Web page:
January 22, 2016

That time I went to a Prince concert instead of going to bed like a regular grownup

There were plenty of reasons for a responsible adult like me to skip this concert: It was a weeknight. We have kids. It was the same night as an important work event. I like going to bed at 9 p.m.

Sam and I tend to regret the adventures we don’t take more than the ones we do, and we’ve lived in Chanhassen for 6 years and never seen Prince. We enlisted a neighbor to watch the kids, and we bought tickets for the 11 p.m. show (so I could still attend the work meeting. I am responsible, after all.)

After an hour of waiting on a bus, in which I began to question my ability to stay alert through this endeavor, we were dropped off at Prince's home/studio/concert venue Paisley Park, aka the white buildings with purple lights that I drive past on my way to the gym. We were briefed and re-briefed on the Paisley Park Rules:

1. No cell phone use


2. No photography, video, or audio recording

3. No alcohol

4. No tobacco

5. No meat

The first thing I noticed was the smell; it was luscious. I later noticed employees subtly walking around with sticks of incense.

The second thing I noticed was how strange it was to see a crowd of people and not a single person staring at a smartphone.

The crowd was diverse, and generally older than I expected. People were wearing everything from evening gowns to Minnesota Mom sweaters, and a full quarter of the crowd was dressed in purple. Most of us looked like we needed to be at work tomorrow, but needed to be here tonight more.

We were shepherded into a huge room. The high ceilings and broad, empty space reminded me of a warehouse, if warehouses could be swanky. Plush purple couches and cocktail tables lined the edge of the room in roped-off VIP areas, where gentlemen in suits and ladies in sequined dresses sipped non-alcoholic drinks. In front of a few rows of folding chairs, a stage rose up with a purple grand piano. Sam and I jostled for a spot with a view of the stage, and we stood and waited.

In a cloud of smoke, against the backdrop of a kaleidoscopic light show and his iconic glyph, Prince appeared. He wore fuchsia silk pajamas and platform wedge shoes that lit up when he tapped his foot.

As promised, all of the music came from a piano, a microphone, and The Artist himself. I grew up listening to Prince, and always thought of him as a quirky pop star with a distinctive voice, but it wasn’t until tonight that I realized just how ridiculously talented of a musician he is.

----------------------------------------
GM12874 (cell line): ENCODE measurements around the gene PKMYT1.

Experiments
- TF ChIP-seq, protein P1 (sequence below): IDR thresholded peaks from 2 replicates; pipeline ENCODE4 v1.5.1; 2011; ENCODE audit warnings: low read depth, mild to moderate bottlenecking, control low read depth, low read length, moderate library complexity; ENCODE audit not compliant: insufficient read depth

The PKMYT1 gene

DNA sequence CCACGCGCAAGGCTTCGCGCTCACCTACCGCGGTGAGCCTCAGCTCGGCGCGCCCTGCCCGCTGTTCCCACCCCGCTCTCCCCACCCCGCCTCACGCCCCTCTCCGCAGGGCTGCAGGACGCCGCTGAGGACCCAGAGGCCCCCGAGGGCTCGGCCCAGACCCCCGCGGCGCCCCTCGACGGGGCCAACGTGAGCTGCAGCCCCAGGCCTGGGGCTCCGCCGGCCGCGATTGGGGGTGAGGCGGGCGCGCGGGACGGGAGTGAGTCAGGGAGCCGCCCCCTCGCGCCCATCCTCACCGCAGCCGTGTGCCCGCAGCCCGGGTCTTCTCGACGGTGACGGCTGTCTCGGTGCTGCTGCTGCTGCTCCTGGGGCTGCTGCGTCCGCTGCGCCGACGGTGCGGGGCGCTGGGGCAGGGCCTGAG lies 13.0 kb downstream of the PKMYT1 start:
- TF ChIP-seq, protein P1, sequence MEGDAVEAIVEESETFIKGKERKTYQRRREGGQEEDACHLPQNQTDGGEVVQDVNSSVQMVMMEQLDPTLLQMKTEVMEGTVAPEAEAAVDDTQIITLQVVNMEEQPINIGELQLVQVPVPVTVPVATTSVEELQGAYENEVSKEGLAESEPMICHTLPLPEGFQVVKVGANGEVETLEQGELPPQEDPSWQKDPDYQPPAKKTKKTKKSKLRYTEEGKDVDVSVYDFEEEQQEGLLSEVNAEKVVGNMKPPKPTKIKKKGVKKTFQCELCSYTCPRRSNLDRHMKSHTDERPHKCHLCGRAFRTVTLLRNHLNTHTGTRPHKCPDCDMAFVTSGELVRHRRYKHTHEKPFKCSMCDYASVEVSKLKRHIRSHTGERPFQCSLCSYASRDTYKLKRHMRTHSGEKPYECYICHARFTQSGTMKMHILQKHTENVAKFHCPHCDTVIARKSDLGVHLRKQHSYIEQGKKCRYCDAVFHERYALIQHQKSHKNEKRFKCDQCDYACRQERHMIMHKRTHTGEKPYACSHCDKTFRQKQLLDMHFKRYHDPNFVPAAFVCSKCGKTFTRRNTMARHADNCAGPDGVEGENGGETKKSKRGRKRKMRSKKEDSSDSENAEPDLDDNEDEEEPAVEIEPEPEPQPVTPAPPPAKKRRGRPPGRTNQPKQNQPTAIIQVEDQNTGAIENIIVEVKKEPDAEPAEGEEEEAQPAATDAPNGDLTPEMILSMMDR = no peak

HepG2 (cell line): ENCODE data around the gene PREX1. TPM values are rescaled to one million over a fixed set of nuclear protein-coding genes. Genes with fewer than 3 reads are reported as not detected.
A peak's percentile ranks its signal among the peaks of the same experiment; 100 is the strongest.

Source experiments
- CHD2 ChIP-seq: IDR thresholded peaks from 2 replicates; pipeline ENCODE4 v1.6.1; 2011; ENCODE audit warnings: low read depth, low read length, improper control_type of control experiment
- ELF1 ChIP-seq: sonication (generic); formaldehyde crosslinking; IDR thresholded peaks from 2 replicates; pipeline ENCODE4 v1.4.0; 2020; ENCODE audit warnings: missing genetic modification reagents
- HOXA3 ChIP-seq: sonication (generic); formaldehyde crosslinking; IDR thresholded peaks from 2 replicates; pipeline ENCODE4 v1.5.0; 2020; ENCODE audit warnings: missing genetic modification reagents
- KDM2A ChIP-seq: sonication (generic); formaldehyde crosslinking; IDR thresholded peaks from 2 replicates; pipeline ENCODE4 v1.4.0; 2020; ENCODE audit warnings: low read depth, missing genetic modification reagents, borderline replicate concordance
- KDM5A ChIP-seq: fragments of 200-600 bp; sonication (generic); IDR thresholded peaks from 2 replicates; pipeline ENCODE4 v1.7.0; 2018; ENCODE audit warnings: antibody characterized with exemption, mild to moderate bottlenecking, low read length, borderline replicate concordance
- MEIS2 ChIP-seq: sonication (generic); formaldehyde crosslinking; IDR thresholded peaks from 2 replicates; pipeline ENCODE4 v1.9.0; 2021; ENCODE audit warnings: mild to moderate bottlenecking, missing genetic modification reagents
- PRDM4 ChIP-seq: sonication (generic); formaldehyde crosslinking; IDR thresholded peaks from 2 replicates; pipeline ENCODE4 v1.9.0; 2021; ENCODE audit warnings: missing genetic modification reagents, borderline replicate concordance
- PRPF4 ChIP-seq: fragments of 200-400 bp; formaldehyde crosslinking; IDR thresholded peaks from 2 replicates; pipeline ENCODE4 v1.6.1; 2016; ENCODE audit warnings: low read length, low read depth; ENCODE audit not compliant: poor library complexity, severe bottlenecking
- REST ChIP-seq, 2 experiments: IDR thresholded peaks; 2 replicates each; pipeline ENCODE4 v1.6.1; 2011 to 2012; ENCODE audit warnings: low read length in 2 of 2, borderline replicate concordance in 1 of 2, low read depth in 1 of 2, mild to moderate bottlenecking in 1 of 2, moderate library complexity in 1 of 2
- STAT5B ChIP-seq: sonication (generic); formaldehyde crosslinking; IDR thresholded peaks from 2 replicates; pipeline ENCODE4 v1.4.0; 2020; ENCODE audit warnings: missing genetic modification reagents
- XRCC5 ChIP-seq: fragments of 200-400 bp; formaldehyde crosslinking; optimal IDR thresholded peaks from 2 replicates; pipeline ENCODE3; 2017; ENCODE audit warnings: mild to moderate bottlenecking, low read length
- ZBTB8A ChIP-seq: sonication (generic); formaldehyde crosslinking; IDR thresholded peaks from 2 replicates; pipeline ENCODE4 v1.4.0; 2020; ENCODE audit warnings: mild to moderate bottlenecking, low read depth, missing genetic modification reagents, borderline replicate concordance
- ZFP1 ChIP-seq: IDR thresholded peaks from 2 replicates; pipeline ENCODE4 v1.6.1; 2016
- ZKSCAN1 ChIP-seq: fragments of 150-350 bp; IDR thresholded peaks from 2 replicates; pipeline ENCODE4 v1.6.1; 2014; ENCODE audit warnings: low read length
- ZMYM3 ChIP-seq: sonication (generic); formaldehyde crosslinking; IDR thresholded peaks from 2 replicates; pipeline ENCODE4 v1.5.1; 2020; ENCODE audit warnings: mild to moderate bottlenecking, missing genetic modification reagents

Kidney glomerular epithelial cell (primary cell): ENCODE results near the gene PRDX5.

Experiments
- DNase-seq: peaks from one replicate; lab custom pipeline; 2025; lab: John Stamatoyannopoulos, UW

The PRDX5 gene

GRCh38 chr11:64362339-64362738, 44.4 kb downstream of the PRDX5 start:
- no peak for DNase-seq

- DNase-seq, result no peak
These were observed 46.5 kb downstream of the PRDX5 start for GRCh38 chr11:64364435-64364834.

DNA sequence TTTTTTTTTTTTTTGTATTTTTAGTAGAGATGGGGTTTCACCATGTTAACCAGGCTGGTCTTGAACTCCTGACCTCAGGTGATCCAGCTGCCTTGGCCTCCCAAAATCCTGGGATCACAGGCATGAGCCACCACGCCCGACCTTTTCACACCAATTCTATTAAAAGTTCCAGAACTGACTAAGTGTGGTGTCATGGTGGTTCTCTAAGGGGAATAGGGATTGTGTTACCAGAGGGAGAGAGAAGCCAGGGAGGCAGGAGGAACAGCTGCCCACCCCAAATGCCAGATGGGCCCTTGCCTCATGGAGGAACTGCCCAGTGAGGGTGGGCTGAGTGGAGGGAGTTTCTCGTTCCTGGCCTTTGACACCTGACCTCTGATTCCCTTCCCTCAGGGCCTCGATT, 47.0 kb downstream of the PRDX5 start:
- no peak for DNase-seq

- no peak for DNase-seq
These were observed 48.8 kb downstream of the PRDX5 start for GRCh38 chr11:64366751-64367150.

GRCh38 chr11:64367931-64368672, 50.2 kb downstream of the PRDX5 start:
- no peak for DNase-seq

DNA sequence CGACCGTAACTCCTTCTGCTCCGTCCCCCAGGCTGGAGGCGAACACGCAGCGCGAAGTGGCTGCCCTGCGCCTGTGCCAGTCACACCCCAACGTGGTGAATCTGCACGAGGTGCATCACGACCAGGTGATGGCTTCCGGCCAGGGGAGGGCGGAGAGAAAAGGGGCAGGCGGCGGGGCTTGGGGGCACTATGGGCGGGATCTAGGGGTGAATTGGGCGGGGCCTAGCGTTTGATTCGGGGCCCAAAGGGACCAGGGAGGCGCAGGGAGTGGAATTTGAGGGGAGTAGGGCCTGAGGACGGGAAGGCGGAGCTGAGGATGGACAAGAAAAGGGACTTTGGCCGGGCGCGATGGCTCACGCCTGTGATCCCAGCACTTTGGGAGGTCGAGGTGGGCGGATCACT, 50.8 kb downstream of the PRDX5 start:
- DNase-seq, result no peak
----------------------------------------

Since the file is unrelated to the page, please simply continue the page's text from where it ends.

There was something beautifully pure about the music, as if he was playing the very heart of each song. I wondered why anyone bothered with other instruments. Did Purple Rain ever have more than a piano in it? I’m sure I heard the most complete version of the song tonight, all the way to its emotional core.

Unlike the shouty, beer-sloshing rock concert crowds I’m used to, the audience was transfixed. Silent. When two women chatted during a song, everyone in the vicinity turned and cast a “Who is talking?” look over their shoulders, which is Minnesotan for “Shut the hell up.”

When a popular song was played, people cheered but were hesitant to sing along. We had to be coaxed into a sing-along medley of Raspberry Beret and Starfish and Coffee, and our performance was lackluster compared to the amazing voice on stage. No, I can’t hit those high notes. Neither can you.

“You’re staring at me,” he said, and of course we were. In the brief moments of banter, larger-than-life Prince seemed vulnerable and surprisingly human. Those moments were tiny, and he seemed most in his element when he was playing, singing, and creating a transcendent experience for an audience of sleep-deprived suburbanites.

There was a collective sigh of disappointment when the house lights came on and we realized the show was truly over. The room smelled like strawberries. We would have to brave the cold January night and return to places that didn’t smell like incense or fruit, and we’d have to take our kids to school and ourselves to our offices, bleary-eyed and aching with nostalgia for this thing that just happened. Of course, this is the price of every adventure.

I’d like to quote a stranger who was standing behind me tonight, who was talking to her friend as we waited for the music to start:

“You shouldn’t waste your entire life worrying you’ll be tired the next day.” 




I did not take this photo. I followed the rules. I'm hoping Paisley Park After Dark doesn't mind me lifting this image for my non-money-making blog with only a sprinkle of followers.



2 comments:

Dawn Pfiel said...

Very cool Monica

Emily said...

❤️ Love this so much. Your words make the pictures less necessary.